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Primary care physicians' experiences with electronic medical records: implementation experience in community, urban, hospital, and academic family medicine.

Canadian family physician Médecin de famille canadien

Primary Health Care, Physicians, Family, Interprofessional Relations, Humans, Hospitals, Urban, Hospitals, Community, Health Plan Implementation, Family Practice, trends, economics, Electronic Health Records, Academic Medical Centers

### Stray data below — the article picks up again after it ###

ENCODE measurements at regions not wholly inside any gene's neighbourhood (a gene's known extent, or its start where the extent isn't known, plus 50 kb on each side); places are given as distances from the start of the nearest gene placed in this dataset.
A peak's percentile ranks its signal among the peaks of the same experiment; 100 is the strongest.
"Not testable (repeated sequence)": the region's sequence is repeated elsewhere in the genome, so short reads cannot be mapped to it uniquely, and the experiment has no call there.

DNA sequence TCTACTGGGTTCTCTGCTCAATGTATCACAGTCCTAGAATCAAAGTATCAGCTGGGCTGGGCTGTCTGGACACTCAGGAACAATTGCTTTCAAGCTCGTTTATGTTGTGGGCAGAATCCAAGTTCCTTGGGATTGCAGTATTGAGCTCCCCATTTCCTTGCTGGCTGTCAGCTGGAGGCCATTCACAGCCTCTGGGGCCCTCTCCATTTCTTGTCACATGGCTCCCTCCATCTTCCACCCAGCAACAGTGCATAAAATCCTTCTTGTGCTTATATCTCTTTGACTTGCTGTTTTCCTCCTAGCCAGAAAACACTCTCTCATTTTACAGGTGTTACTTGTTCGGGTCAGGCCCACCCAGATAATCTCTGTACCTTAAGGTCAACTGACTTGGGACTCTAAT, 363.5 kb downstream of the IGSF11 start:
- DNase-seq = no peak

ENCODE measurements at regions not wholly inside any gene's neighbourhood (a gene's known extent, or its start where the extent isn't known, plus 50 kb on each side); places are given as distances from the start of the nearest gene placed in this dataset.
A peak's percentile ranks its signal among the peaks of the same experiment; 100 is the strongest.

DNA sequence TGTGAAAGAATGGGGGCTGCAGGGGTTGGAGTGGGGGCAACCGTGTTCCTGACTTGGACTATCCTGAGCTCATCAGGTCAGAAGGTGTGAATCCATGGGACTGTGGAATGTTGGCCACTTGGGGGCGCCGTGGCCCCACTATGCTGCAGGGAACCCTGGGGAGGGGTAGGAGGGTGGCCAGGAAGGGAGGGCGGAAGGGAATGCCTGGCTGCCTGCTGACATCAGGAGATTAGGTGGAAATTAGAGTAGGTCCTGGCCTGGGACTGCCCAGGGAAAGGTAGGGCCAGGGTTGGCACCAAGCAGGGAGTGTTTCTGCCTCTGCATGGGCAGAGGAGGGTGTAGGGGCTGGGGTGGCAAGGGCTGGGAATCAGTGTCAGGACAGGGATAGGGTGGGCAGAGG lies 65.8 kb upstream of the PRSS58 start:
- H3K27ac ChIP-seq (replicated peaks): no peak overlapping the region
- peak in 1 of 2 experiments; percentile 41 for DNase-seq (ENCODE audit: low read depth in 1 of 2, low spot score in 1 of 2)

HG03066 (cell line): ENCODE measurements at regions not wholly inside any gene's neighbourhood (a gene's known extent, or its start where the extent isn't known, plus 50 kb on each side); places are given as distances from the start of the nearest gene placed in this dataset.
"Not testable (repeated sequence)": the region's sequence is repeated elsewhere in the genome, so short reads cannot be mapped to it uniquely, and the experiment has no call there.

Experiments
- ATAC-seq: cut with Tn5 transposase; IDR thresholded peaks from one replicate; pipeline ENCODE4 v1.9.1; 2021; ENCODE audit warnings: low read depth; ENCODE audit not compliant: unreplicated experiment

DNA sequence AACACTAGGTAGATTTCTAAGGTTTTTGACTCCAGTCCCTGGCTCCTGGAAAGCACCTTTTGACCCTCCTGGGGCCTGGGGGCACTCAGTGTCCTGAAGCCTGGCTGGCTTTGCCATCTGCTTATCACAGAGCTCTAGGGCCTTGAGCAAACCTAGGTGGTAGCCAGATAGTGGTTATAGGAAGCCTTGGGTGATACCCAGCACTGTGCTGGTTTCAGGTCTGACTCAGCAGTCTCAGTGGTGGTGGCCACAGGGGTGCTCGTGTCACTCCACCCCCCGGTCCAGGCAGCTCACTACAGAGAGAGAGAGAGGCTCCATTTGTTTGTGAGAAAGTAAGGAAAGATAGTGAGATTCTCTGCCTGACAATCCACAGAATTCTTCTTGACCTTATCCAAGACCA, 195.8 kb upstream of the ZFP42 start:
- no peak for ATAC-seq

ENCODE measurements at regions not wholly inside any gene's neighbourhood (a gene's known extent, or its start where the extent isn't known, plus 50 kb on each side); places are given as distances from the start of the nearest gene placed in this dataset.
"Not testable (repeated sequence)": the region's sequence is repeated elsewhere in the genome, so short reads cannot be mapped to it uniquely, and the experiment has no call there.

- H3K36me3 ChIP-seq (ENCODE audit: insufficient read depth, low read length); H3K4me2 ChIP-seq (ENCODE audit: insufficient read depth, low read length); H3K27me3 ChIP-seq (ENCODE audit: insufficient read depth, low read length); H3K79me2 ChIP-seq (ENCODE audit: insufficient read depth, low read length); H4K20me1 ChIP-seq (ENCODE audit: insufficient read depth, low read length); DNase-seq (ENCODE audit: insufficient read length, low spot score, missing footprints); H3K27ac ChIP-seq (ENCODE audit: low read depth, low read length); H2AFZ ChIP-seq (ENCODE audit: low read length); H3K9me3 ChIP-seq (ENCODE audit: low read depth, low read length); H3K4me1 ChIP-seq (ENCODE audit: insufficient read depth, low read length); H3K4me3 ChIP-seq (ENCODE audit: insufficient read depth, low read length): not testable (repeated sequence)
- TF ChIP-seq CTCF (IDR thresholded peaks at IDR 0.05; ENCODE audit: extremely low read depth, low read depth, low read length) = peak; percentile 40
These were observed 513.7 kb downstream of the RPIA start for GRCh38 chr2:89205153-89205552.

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      To understand how remuneration and care setting affect the implementation of electronic medical records (EMRs). Semistructured interviews were used to illicit descriptions from community-based family physicians (paid on a fee-for-service basis) and from urban, hospital, and academic family physicians (remunerated via alternative payment models or sessional pay for activities pertaining to EMR implementation). Small suburban community and large urban-, hospital-, and academic-based family medicine clinics in Alberta. All participants were supported by a jurisdictional EMR certification funding mechanism. Physicians who practised in 1 or a combination of the above settings and had experience implementing and using EMRs. Purposive and maximum variation sampling was used to obtain descriptive data from key informants through individually conducted semistructured interviews. The interview guide, which was developed from key findings of our previous literature review, was used in a previous study of community-based family physicians on this same topic. Field notes were analyzed to generate themes through a comparative immersion approach. Physicians in urban, hospital, and academic settings leverage professional working relationships to investigate EMRs, a resource not available to community physicians. Physicians in urban, hospital, and academic settings work in larger interdisciplinary teams with a greater need for interdisciplinary care coordination, EMR training, and technical support. These practices were able to support the cost of project management or technical support resources. These physicians followed a planned system rollout approach compared with community physicians who installed their systems quickly and required users to transition to the new system immediately. Electronic medical records did not increase, or decrease, patient throughput. Physicians developed ways of including patients in the note-taking process. We studied physicians' procurement approaches under various payment models. Our findings do not suggest that one remuneration approach supports EMR adoption any more than another. Rather, this study suggests that stronger physician professional networks used in information gathering, more complete training, and in-house technical support might be more influential than remuneration in facilitating the EMR adoption experience.

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